There are usually one or two main buffet restaurants serving similar food.
There can be other restaurants such as Japanese, Thai or Asian eateries, which can be buffet-style or à la carte.
Sometimes only meals in the main buffet area are included in the cost and you have to pay to eat in any other restaurants.
Others allow a restricted number of visits to other restaurants while expensive all-inclusives may have no limit.
Sometimes there may be a cost for items like lobster and steak.
Often you have to reserve tables in all but the main buffet restaurants in advance. Check first as this can be before the holiday or on set days while you are there. Also ask whether there is a dress code.
The food package sometimes includes snacks and ice cream between meals.
For some people the free (well, included) drinks is the biggest draw as bar tabs can get very expensive.
Often it is the local brands of drinks (such as spirits and wine) that are given, with charges for imported brands.
But high-end all-inclusives can include premium brand international drinks. At more expensive resorts, you may also have waiter service on the beach, fetching you drinks and cocktails as you relax on a sun lounger or, more likely, build sandcastles.
Minibars in some all-inclusives include free drinks and snacks but check first. At the same time confirm whether room service is free.
So how much do you drink?
If you are a family of four, we calculate that both adults need to be at least moderate drinkers to save money going all-inclusive.
In a country like France where a decent bottle of wine can cost about £3, you won’t save a lot so assess the destination and be honest about your drinking!
The activities included in the cost vary enormously, so check first. They can include non-motorised water sports like kayaking and paddleboarding, beach games, exercise classes, water aerobics, water sports and scuba diving. So it is a good opportunity to try out new things. There may also be a games room, tennis courts, gym, children’s clubs, water park, playground or mini golf.
Normally you will pay for motorised water sports, spa treatments, excursions and babysitting.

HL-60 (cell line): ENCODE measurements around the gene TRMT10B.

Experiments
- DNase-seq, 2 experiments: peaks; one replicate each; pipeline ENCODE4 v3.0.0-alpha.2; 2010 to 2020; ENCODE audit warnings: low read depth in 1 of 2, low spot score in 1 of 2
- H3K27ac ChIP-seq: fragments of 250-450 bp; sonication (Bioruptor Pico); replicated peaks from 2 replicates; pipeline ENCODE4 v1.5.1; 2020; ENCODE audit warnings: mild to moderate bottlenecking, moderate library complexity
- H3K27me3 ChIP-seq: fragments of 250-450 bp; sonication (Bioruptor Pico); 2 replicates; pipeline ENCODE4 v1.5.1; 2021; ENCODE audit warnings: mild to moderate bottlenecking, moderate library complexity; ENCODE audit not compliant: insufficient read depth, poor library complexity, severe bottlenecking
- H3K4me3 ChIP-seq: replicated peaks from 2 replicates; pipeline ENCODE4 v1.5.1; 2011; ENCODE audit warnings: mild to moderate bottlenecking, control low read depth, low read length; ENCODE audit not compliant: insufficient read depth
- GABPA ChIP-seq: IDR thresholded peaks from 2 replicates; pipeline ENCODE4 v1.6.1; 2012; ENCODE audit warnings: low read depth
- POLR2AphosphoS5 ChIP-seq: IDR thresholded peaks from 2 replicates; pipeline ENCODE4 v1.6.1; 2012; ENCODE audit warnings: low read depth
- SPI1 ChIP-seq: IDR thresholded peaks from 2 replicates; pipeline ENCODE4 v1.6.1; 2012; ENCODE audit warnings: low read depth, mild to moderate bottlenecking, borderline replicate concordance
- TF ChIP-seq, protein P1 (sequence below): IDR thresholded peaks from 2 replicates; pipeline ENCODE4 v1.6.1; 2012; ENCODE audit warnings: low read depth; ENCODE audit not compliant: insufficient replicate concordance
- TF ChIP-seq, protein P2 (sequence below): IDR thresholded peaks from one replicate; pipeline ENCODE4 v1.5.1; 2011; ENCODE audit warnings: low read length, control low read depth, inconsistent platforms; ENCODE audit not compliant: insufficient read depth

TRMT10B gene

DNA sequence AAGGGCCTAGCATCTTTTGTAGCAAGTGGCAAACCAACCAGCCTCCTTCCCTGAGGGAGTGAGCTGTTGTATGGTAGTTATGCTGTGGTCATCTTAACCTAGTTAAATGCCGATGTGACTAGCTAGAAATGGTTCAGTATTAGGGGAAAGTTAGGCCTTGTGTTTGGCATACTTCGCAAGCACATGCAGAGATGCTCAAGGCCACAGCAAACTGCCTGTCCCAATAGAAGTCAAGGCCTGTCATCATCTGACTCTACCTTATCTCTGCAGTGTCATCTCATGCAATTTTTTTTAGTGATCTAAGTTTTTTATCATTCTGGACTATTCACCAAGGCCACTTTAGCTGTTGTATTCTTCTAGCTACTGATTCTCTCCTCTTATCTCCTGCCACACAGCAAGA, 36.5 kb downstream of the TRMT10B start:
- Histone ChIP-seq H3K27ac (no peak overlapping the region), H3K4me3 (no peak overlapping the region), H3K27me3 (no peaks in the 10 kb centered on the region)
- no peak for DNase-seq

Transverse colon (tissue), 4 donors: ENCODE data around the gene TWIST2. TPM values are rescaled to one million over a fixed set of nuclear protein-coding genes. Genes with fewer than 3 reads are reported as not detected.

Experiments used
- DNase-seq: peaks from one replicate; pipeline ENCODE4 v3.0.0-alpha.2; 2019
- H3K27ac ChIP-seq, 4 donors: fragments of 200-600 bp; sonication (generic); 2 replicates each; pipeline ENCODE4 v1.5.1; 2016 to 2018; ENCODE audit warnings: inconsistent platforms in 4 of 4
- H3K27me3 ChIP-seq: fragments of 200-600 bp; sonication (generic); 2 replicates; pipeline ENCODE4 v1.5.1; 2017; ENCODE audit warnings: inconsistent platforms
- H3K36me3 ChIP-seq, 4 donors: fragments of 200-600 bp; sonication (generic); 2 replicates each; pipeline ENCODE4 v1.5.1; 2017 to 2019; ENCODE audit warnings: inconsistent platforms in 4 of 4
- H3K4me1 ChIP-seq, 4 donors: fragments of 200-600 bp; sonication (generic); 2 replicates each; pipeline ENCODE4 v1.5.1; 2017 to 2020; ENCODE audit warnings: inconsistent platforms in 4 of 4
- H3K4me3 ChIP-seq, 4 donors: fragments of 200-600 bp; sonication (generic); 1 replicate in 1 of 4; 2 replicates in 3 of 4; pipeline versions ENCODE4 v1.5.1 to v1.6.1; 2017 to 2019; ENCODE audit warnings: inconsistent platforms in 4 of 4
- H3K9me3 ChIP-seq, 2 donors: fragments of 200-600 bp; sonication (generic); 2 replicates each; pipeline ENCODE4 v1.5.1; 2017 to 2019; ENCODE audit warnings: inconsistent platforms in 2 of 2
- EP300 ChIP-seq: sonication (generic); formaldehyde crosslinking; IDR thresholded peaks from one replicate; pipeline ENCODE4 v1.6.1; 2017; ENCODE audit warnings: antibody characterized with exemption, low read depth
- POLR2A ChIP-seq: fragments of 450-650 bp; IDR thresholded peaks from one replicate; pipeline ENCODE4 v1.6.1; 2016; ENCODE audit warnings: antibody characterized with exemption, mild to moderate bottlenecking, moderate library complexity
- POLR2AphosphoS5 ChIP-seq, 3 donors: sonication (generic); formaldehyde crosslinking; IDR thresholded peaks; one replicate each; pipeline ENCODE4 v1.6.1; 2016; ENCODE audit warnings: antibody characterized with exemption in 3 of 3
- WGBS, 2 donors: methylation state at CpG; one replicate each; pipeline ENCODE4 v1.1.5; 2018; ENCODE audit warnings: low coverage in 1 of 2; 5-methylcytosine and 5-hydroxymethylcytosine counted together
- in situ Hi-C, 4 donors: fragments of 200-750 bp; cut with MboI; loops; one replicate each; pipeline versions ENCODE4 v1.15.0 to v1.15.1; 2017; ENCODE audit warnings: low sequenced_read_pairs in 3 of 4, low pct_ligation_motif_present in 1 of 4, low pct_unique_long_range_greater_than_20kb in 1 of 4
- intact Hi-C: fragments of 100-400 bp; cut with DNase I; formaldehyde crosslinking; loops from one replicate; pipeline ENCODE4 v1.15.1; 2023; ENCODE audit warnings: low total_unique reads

Check the entertainment schedule straight away so that you don’t miss something you may enjoy.
There can be discos, live shows, children’s discos, children’s magic shows, character breakfasts etc. The quality also varies considerably between hotels so check out reviews.
Double check before what happens if you have to cancel your trip, will you lose the whole all-inclusive cost including meals? Make sure you have a good travel insurance policy.
Do you need to tip?
Lots of people like not having to carry cash around but tipping is welcomed at some hotels, find out the resort or culture’s tipping policy in advance.
Tipping is usually appreciated but not required to recognise good service to staff including bartenders, servers and housekeepers.
Will you save money?
Here comes the crunch – is all-inclusive it cheaper? Unsurprisingly the answer is sometimes yes and sometimes no. Let’s do a quick comparison.
We price-tested a week to the Costa del Sol at May half-term for a family of four.
All-inclusive prices (flights, transfer, hotel, food and drink) range from £2,500 to £3,200 for a decent four-star resort.
Now the DIY option. Flights come out at £350 per person for four people (total £1,400). A comparable hotel with breakfast included, ranges from £800 to £1,000. That gives us a total of £2,200-2,400, leaving £800 for a week’s food and drink. That is the true cost of the all-inclusive.
Meals out in the Costa Del Sol at a reasonable restaurant would be around £60 for a family of four. So it comes down to lunch and how much booze you want.
Will you save money going all-inclusive?
An all-inclusive resort can be cheaper if you take advantage of all they have to offer but often the cost is comparable, so it is about choice and what will work best for your family.
We have always thoroughly enjoyed all-inclusives with our young children, in between other more active and adventurous breaks.
I love the huge range of food and beautiful pools and our children like the familiarity of being in one resort and getting to know what to do and where everything is. We still try to get out and about a bit too to explore the area to achieve the perfect balance.